What is getStaticProps() method?

In simple terms this method only runs at build-time and will pass props to page component for pre-rendering and also it doesn't receive any request time data like query parameters or HTTP headers.

Mostly useful in fetching data at build time and the source could be APIs, static files, or even do database queries.

From a performance point of view, If you pre-build pages then there is no need to pass extra bundled js to users. That will drastically increase page interaction time.


Let’s back to the IndexPage component, if you walk through code written inside getStaticProps() you’ll see I’m requiring built-in fs module to read a _content folder from current directory using process.cwd(). fs.readdirSync(path) will give me all files listed in _content folder. so I’m filtering markdown files only (files that end with .md).

I’m iterating on files and passing these file content to the gray-matter which will parse front-matter markdown file and return me object which will have data and content property. In this getStaticProps() method we don’t need content so I’m skipping it but on the specific blog page we need it.

By returning { props: blogs }, the IndexPage component will receive blogs as a prop at build time.

From IndexPage component, I'm mapping over blogs props and rendering all blogs with Link tag so we'll able to navigate to specific blog.

https://dev-to-uploads.s3.amazonaws.com/i/m4xdjk6sjvnanaxxzzmy.png

Now, it's time to accept slug from the query parameter and render blog content onto the screen. Let's create a file called [slug].js inside pages/blog/ folder and take a look at below BlogPostPage component. To statically generate all blog posts based on the markdown files, we'll need to specify what path we should generate for. To do this, we need to export an async function getStaticPaths().

// file: pages/blog/[slug].js
import React from "react";

function BlogPostPage(props) {
  return (
    <div>
            <h1>{props.blog.title}</h1>
      <section dangerouslySetInnerHTML={{ __html: props.blog.content }}></section>
    </div>
  );
}

// pass props to BlogPostPage component
export async function getStaticProps(context) {
  const fs = require("fs");
  const html = require("remark-html");
  const highlight = require("remark-highlight.js");
  const unified = require("unified");
  const markdown = require("remark-parse");
  const matter = require("gray-matter");

  const slug = context.params.slug; // get slug from params
  const path = `${process.cwd()}/contents/${slug}.md`;

    // read file content and store into rawContent variable
    const rawContent = fs.readFileSync(path, {
    encoding: "utf-8",
  });

  const { data, content } = matter(rawContent); // pass rawContent to gray-matter to get data and content

  const result = await unified()
    .use(markdown)
    .use(highlight) // highlight code block
    .use(html)
    .process(content); // pass content to process

  return {
    props: {
            blog: {
                ...data,
          content: result.toString(),
            }
    },
  };
}

// generate HTML paths at build time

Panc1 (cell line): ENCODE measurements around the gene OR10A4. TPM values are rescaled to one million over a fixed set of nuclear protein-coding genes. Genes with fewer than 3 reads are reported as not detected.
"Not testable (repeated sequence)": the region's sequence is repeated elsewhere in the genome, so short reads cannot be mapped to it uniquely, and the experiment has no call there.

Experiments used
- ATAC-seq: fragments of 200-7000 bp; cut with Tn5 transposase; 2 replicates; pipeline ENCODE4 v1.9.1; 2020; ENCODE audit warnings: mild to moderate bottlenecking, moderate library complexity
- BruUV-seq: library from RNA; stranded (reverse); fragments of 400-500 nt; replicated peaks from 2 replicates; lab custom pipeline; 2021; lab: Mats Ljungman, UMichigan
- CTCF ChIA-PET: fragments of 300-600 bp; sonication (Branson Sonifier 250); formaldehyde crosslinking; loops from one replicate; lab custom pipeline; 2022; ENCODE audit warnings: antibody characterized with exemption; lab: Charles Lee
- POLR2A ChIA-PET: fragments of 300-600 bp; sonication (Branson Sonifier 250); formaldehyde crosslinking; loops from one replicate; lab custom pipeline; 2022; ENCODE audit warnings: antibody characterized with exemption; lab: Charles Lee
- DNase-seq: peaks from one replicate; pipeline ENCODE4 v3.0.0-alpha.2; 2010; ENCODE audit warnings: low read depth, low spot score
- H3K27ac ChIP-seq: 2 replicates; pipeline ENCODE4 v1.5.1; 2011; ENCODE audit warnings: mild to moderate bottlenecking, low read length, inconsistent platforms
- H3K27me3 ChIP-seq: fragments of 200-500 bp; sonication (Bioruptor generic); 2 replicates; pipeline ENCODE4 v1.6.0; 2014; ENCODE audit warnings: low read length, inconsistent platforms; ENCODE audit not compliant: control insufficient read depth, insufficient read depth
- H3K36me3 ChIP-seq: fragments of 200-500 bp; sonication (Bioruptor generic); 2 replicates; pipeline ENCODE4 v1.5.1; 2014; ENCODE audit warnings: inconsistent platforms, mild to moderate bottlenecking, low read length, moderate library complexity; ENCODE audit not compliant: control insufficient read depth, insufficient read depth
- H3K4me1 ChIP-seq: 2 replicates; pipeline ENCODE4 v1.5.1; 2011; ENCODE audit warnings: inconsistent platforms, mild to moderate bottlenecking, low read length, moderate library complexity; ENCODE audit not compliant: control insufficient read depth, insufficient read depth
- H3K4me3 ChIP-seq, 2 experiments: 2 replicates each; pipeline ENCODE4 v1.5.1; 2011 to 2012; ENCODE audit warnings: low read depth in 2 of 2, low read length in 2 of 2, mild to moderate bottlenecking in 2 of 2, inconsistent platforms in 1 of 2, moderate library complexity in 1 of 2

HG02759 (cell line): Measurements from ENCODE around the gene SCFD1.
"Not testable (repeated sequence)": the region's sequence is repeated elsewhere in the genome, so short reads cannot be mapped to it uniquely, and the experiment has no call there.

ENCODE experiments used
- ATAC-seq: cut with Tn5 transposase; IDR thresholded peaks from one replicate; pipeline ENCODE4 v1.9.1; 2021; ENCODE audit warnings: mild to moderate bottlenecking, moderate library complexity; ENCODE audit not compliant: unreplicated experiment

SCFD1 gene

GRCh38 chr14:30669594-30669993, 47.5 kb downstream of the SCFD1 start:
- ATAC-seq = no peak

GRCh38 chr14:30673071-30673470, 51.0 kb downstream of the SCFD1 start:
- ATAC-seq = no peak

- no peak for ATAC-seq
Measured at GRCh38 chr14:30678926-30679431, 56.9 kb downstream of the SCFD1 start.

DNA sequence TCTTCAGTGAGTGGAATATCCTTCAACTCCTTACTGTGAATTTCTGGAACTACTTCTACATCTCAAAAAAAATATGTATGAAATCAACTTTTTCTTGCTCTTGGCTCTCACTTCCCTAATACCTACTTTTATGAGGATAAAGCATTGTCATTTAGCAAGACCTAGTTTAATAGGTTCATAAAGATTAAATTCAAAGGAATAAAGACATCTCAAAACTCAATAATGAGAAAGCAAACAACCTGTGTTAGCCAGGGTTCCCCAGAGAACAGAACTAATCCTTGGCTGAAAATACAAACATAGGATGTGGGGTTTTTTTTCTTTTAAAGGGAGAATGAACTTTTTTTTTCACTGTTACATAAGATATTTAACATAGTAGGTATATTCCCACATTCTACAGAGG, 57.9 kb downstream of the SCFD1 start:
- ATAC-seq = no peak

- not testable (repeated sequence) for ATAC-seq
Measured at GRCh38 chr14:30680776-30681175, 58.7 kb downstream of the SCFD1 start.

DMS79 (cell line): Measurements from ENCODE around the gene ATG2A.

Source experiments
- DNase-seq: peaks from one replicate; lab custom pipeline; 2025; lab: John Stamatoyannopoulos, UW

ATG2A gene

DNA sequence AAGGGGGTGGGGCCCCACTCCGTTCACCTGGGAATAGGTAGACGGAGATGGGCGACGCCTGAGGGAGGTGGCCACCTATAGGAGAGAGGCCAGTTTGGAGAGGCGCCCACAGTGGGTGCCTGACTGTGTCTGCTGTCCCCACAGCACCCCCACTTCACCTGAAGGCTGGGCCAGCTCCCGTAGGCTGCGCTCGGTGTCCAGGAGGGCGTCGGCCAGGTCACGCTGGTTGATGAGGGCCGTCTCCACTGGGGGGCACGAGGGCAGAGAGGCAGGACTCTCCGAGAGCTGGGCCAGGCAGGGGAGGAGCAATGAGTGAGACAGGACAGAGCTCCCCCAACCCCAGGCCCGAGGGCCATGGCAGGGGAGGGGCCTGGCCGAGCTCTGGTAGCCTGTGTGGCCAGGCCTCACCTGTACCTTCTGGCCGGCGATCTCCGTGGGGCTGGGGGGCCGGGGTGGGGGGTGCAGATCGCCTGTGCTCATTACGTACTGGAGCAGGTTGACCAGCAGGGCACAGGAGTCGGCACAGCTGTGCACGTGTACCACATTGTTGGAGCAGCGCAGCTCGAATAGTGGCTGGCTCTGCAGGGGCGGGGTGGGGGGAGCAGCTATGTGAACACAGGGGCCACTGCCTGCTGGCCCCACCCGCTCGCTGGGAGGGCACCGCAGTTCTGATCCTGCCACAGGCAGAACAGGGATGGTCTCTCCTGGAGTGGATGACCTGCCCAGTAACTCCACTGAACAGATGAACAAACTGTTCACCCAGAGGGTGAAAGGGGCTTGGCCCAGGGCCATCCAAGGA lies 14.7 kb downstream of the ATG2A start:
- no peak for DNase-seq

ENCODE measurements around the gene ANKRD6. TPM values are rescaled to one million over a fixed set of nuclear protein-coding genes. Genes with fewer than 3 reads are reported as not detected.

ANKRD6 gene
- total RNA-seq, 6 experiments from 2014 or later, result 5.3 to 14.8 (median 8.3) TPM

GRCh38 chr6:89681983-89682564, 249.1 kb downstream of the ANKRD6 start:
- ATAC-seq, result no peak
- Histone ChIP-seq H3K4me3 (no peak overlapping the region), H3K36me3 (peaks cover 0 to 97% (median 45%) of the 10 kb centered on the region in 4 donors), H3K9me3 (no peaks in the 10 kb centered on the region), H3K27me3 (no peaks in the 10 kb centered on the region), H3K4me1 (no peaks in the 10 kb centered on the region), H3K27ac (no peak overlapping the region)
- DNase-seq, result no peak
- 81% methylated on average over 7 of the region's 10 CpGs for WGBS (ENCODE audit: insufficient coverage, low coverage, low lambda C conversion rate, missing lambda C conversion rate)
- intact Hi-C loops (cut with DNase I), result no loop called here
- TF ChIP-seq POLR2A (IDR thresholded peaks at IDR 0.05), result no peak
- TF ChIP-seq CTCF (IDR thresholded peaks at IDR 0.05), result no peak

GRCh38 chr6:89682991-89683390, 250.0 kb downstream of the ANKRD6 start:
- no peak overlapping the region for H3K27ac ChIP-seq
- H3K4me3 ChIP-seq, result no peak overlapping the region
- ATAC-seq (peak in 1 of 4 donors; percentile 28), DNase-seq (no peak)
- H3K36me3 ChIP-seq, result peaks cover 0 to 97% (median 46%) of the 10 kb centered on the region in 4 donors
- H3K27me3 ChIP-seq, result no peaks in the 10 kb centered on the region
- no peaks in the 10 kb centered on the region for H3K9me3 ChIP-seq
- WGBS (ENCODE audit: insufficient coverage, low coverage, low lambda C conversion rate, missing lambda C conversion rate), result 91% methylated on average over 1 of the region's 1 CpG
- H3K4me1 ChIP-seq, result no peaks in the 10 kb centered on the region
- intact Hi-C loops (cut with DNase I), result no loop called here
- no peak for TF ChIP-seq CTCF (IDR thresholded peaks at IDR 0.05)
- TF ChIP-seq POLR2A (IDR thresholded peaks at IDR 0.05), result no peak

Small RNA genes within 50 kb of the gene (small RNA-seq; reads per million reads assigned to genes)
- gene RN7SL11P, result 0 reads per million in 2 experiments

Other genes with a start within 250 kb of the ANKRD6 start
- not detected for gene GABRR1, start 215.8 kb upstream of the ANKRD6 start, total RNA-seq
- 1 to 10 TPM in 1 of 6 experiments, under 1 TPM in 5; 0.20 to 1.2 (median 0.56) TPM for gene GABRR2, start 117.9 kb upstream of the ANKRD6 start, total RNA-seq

export async function getStaticPaths(context) {
  const fs = require("fs");

    const path = `${process.cwd()}/contents`;
  const files = fs.readdirSync(path, "utf-8");

    const markdownFileNames = files
    .filter((fn) => fn.endsWith(".md"))
    .map((fn) => fn.replace(".md", ""));

  return {
    paths: markdownFileNames.map((fileName) => {
      return {
        params: {
          slug: fileName,
        },
      };
    }),
    fallback: false,
  };
}

export default BlogPostPage;

What is getStaticPaths() method?

This method defines a list of paths that have to be rendered to HTML at build time useful if a page has dynamic routes like blog/[slug].js. Next.js will statically pre-render all the paths specified by getStticPaths(). From getStaticPaths() method mandatory to returns path and a fallback key. If fallback is false, then any paths not returned by getStaticPaths() at build time will result in a 404 page.

https://dev-to-uploads.s3.amazonaws.com/i/u2vx9ycjuvl2x8x8lqea.png

Here you'll find git repository: https://github.com/sagar-gavhane/my-personal-blog

Conclusion

Creating a blog website with Next.js is pretty straightforward. There are only a few steps we've to follow like reading files, and parsing inside getStaticProps() and generating pre-rendered paths using getStaticPaths() method. I found that lots of folks are trying to utilizing this powerful feature to pre-render static pages. Recently, Next.js announced an incremental static regeneration feature in Next.js v9.4 this will help us statically pre-render an infinite number of pages.

Reference Links

  1. https://nextjs.org/blog
  2. https://github.com/vercel/next.js/tree/canary/examples/blog-starter
  3. https://github.com/tscanlin/next-blog
  4. https://www.gatsbyjs.org/features/jamstack/gatsby-vs-nextjs
  5. https://blog.logrocket.com/next-js-vs-gatsbyjs-a-developers-perspective/
  6. https://dev.to/jameesy/gatsby-vs-next-js-what-why-and-when-4al5

https://i.gifer.com/5qJ.gif

Thanks for reading. I hope you like this article feel free to like, comment, or share this article with your friends. For a more depth understanding of Next.js API's checkout official documentation website.

Posted on May 31 by:

sagar profile

Sagar

@sagar

Software engineer 👨🏻‍💻loves ❤ to experiment with ideas with React Atom symbol and Node.